Structured to represent the focus of the proverb genre, NEVER MARRY A WOMAN WITH BIG FEET collates and draws global conclusions from the experience of woman both interculturally and physically – women's bodies, both in terms of different parts of the body and its beautification; phases of life, from girls to brides, wives, co-wives, widows, mother-in-law, grandmothers; women's basics of life, such as love, sex, pregnancy and childbirth; female power. This is a stylish critical anthology, a unique and incomparable resource.
'The great eighteenth-century Italian philosopher Giambattista Vico believed that despite all the cultural differences, there must be 'a mental language common to all nations' that made communication possible among different nations, and he found proof of this common language in the numerous comparable proverbs and maxims discernible everywhere in the world. With her excellent book, Never Marry a Woman with Big Feet: Women in Proverbs from around the World, Professor Mineke Schipper not only offers a wealth of textual evidence of the existence of such a common language, but also enables us to understand and appreciate women's lives, ideas, and wisdom that show a certain universal significance in their very social and cultural diversity. This makes a remarkable contribution to women's studies, and to the study of comparative and world literature.' Zhang Longxi, Chair Professor of Comparative Literature and Translation, City University of Hong Kong
'Schipper's prose is light, fast-paced and witty, and her analysis of what lies behind the proverbs is completely gripping.' Sunday Telegraph
'...no one who casually picks it up will be able to put it down, as gems of inspired sayings, bon mots, zanyjokes, and insightful analyses leap out of every page.' Wendy Doniger, University of Chicago
'This is an entertaining, adroit examination of how far woman has come in man's estimation, and how far she still has to go.' Publishers Weekly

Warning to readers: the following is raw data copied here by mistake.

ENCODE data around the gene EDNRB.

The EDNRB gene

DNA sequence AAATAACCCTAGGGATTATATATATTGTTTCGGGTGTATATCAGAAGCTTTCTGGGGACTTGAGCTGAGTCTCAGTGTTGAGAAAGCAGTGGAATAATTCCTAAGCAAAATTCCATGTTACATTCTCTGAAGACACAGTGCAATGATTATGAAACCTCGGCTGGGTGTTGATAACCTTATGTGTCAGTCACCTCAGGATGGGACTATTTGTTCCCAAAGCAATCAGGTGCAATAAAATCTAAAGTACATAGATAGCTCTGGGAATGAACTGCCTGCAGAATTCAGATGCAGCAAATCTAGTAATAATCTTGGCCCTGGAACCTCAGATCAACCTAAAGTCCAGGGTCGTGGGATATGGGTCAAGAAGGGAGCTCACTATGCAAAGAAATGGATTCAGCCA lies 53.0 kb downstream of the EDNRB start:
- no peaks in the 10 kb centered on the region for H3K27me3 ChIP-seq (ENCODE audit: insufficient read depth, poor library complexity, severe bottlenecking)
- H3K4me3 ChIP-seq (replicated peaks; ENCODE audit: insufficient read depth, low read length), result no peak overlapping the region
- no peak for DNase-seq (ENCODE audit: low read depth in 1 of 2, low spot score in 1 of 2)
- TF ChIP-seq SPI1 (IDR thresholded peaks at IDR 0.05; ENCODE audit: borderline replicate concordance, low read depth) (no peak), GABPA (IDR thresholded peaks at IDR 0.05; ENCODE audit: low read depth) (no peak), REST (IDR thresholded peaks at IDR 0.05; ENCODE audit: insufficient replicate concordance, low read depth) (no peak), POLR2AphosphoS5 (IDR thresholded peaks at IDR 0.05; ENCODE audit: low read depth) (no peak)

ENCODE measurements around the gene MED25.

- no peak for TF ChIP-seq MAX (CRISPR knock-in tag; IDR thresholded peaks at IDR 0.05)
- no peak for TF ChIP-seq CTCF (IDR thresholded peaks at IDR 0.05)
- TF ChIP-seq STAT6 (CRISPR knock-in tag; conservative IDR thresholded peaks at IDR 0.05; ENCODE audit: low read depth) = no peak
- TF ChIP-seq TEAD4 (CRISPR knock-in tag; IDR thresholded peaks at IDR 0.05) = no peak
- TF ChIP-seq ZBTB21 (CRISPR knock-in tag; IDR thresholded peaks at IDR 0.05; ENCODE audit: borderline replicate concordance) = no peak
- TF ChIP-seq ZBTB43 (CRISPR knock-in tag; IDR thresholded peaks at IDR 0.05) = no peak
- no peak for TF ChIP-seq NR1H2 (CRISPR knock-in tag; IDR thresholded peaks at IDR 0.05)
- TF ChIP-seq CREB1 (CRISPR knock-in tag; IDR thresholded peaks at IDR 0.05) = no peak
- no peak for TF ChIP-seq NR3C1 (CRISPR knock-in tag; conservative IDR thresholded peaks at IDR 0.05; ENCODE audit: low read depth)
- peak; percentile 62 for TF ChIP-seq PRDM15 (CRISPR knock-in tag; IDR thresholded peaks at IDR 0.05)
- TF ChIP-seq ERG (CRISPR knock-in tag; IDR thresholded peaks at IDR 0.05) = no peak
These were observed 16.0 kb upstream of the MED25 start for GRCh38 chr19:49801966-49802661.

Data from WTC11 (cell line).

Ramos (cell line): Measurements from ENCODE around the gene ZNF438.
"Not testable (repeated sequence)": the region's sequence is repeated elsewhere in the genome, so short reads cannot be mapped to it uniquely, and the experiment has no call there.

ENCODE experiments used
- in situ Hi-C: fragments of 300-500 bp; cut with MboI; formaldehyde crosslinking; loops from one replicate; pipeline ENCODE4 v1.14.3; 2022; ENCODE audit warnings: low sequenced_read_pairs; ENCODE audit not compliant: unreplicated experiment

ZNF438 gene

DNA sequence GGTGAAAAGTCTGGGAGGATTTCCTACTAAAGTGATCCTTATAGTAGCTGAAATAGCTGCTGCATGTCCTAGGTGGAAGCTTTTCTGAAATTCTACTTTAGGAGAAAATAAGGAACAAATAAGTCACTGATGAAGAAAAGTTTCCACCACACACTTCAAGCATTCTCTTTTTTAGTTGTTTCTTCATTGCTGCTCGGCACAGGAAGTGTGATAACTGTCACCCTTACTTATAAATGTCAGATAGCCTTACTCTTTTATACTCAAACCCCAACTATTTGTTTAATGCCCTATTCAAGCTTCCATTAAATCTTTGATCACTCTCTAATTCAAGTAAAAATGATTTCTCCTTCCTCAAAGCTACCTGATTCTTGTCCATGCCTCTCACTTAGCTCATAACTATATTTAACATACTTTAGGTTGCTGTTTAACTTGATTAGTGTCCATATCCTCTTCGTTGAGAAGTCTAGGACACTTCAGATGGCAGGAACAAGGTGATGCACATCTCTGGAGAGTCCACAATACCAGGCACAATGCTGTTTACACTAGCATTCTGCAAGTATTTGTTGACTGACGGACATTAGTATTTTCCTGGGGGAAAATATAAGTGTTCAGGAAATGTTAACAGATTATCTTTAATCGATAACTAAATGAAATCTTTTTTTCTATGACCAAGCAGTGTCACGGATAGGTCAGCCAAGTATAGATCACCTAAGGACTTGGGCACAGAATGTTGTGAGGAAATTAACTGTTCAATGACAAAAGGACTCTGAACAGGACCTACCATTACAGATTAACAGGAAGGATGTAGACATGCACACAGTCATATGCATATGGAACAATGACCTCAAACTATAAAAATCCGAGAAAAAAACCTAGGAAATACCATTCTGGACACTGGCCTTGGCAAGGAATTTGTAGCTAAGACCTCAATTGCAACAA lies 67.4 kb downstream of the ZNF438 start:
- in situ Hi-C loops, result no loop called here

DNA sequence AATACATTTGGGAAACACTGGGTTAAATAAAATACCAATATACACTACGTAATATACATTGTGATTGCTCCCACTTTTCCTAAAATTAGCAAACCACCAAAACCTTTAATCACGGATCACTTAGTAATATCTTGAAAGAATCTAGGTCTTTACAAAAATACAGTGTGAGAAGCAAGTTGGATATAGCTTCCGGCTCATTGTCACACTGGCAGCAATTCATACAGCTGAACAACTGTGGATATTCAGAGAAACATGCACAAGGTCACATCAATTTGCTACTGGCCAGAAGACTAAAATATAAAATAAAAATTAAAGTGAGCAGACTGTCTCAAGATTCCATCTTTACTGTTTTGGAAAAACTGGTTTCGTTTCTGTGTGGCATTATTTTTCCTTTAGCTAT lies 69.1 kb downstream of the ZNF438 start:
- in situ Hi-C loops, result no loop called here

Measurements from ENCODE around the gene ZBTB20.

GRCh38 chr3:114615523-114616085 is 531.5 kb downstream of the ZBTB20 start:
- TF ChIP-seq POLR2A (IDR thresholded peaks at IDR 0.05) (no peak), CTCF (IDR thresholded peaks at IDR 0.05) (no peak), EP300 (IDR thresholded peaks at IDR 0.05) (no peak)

'[A] fascinating analysis of more than 15,000 proverbs...an engrossing book.' Times Literary Supplement
'...a lively and sharply pointed book... Feminist authors and teachers will be analyzing and gratefully quoting her material for at least a generation.' National Post, Canada
‘A fine contribution to the cosmopolitan conversation that ought to come with globalization.’ K. Anthony Appiah, Princeton University
'...enthralling, amusing and alarming in equal measures.' Conscience Magazine
Also shortlisted for the Katharine Briggs Folklore Award 2004
Here are some example proverbs, many more of which can be found in NEVER MARRY A WOMAN WITH BIG FEET:
A husband at home is like a flea in your ear. (Spanish, Chile)
No evil is as bad as a mother-in-law. (Greek)
Free of her lips, free of her hips. (English)
The thicker the veil, the less it’s worth lifting. (Turkish)
Woman may govern heart and pan, cup and head are for the man. (German)
God protect us from hairy women and beardless men. (Arabic)
Women reason with the womb. (Italian)
An old man who marries a young woman buys a newspaper for others to read it. (Portuguese, Brazil)
Every woman is beautiful in the dark, from a distance, and under an umbrella. (Japanese)
She who offers a half-cooked meal is better than she who offers her buttocks. (Rwanda)
One lame son is more valuable than eighteen golden daughters. (China)
A woman’s heart sees more than men’s eyes (Swedish)
The mouth is a rose, and the tongue a thorn. (Hungarian)
A fat woman is a quilt for the winter. (Multani, India)
A pretty face is a punishment. (Estonia)
Yale University Press (hardback UK and USA)
Oceano World Spanish
Eichborn Verlag Germany
Dar el Shorouk Egypt (Arabic Language rights)
Partvonal Kiado Hungary
Sextante Editora Portugal
Editions Philippe Rey France
NTV Yayuncilik Turkey
Croatian Philological Society Croatia
English language ebook and paperback Leiden University Press
Ponte Alle Grazie Italy
Adriano Salani Italy
Previous Sales (Rights Reverted):
Material: finished copies (422pp unabridged; 350pp abridged).